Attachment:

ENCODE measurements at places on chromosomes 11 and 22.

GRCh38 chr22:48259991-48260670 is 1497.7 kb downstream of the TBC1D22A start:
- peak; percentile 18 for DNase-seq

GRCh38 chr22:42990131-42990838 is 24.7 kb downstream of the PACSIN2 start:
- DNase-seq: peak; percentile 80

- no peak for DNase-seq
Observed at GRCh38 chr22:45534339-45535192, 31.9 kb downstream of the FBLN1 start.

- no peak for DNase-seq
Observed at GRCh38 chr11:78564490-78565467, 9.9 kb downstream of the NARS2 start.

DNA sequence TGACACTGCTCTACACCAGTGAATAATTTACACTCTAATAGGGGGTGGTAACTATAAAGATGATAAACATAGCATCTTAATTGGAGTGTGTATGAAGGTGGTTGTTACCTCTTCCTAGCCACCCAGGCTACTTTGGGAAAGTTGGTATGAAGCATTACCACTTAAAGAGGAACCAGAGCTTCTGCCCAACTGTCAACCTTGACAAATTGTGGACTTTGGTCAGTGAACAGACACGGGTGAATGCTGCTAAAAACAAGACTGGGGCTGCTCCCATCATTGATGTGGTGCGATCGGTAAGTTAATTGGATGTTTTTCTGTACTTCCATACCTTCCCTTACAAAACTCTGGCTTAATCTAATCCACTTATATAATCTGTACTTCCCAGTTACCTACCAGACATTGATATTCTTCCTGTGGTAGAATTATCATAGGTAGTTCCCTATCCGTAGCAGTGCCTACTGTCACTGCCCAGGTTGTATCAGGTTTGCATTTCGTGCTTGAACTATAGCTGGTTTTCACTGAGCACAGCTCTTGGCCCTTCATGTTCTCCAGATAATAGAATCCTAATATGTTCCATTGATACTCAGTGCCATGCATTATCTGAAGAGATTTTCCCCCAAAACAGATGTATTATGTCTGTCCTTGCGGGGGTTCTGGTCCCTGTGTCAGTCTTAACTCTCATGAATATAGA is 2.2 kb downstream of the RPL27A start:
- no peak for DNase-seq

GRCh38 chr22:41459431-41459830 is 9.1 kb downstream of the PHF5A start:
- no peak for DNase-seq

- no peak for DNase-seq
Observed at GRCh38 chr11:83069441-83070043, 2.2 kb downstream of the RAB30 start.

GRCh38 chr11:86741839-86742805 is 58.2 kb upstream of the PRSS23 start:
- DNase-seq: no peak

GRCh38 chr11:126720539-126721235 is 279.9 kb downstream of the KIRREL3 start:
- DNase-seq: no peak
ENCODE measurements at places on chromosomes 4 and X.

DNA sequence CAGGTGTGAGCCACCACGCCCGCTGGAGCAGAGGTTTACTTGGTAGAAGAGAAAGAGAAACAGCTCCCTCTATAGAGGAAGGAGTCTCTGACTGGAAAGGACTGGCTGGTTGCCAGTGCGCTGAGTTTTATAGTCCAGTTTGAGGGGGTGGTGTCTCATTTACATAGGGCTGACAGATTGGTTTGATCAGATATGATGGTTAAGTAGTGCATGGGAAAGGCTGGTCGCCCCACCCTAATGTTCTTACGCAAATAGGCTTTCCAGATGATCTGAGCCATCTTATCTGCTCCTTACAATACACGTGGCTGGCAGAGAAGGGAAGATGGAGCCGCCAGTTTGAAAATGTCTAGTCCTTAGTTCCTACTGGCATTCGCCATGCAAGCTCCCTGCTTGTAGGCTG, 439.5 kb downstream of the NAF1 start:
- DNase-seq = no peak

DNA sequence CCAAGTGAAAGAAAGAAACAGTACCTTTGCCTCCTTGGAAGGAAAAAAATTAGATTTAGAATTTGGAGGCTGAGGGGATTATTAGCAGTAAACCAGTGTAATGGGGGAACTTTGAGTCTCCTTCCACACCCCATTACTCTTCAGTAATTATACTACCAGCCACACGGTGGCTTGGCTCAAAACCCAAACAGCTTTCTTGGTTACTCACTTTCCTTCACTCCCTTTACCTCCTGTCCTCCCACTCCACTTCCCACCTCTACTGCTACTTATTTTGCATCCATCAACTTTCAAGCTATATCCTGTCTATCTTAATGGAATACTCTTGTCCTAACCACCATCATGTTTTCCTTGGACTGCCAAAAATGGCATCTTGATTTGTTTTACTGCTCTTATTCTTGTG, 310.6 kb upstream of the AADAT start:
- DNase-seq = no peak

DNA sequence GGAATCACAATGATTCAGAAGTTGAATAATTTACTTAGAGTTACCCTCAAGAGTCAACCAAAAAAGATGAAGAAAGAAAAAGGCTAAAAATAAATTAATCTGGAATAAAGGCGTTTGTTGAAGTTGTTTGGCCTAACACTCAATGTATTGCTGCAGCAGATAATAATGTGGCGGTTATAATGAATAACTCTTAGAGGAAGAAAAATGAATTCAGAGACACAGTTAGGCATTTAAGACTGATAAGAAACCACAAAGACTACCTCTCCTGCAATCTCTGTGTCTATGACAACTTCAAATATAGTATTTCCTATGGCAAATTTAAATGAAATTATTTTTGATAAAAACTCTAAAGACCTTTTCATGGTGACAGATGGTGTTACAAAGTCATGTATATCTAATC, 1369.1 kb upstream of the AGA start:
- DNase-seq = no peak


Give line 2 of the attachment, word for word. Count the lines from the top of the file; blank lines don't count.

GRCh38 chr22:48259991-48260670 is 1497.7 kb downstream of the TBC1D22A start: